- Mon, 2011-03-28 10:52
L.A.’s Letlive rumbled into life midway through the last decade, releasing a pair of well-received albums whose hefty guitars, dextrous rhythms and versatile vocals established them as a promising new proposition on the post-hardcore scene. They have remained a name to know on the underground ever since, but last year’s release on a small independent label of their third album, Fake History, made the big boys sit up and take notice. Now signed to Bad Religion’s legendary Epitaph Records, Letlive and Fake History are finally going to be let loose on the wider world.
And the wider world should rejoice, because Fake History is a triumph of a record. The potential demonstrated on the band’s past releases has been fully realised, resulting in an album that is both blisteringly heavy and beautifully melodious. Songs like The Sick Sick 6.8 Billion and Over Being Under twist and turn, segueing from passages composed of complex riffs, scattershot rhythms and screamed vocals to ringing chords, resounding beats and sung choruses that drag you in and pull you along with hopelessly addictive hooks.
It’s been said of the band before and will undoubtedly be said many times again that they share a lot of their DNA with genre-heroes Glassjaw, and it’s true enough. When H. Ledger or Over Being Under tip from their brutal, breakneck openings into soaring harmonies and then back again it certainly invokes the spirit and sound of songs like Siberian Kiss, but there is equally a more anthemic edge to Letlive that might better be compared to the debut albums of The Used or Story Of The Year.
It is probably Jason Butler’s vocal style that most readily invites the comparison to Glassjaw. The way that he slips from strangled screams to singing in the space of a sentence, his polysyllabic and asymmetric lyrics, and the manner in which he occasionally swallows words and mutters phrases is more than a little reminiscent of Daryl Palumbo. However, rather than coming across as an affectation or cheap imitation, Butler’s bombastic delivery strikes one as completely natural, its quirks and oddities a result of the passion and honesty with which his impeccable lyrics are imbued rather than a calculated act of artifice.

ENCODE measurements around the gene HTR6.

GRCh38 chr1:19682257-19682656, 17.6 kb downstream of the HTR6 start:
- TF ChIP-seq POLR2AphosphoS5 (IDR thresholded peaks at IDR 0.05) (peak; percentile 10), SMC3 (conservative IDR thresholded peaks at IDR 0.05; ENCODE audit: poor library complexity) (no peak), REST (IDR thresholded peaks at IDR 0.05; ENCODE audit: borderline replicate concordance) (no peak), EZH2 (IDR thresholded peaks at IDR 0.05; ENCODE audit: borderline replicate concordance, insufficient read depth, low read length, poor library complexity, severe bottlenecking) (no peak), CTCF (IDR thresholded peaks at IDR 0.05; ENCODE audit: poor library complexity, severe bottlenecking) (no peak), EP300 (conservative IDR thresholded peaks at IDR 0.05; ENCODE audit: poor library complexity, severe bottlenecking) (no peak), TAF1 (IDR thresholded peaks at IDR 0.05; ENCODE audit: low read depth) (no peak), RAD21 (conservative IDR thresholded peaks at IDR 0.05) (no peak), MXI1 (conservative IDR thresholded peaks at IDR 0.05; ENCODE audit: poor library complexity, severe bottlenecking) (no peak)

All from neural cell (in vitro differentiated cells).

Indeed, it’s just such a lack of artifice that prevents Fake History from simply being an album of brilliant post-hardcore, and allows it to be a brilliant album of post-hardcore. In other words, at no point does it seem as if the band have written the music first and then shoehorned in an appropriate sentiment, but rather that the sentiment has come first and the music is its spontaneous expression. So it is that Homeless Jazz can go from pummelling double-bass drumming to acoustic guitars in the blink of an eye, Muther can feature a boy/girl duet and an extended middle section revolving around jazzy piano chords, and Enemies (Enemigos) can descend into a We Will Rock You-esque breakdown with stadium-pomp vocal harmonies without ever seeming incongruous.
The only criticism that can be made of the album is that in its new incarnation under Epitaph it is three tracks longer than originally it was. Not a bad thing per se, but where previously Day 54 provided a perfect climax to the record with its seven minute-long metamorphosis from slow-paced, brooding shuffle to crashing waves of sound, it is now followed by a further three songs whose addition somewhat detracts from the flow of the album.
The quality of musicianship and inventiveness on display throughout Fake History makes it exemplary in its genre, but it is the candour and verve with which it is saturated that lends it a personality that technical ability on its own could never provide. Letlive have created something extremely special here that will be savoured for a long time to come.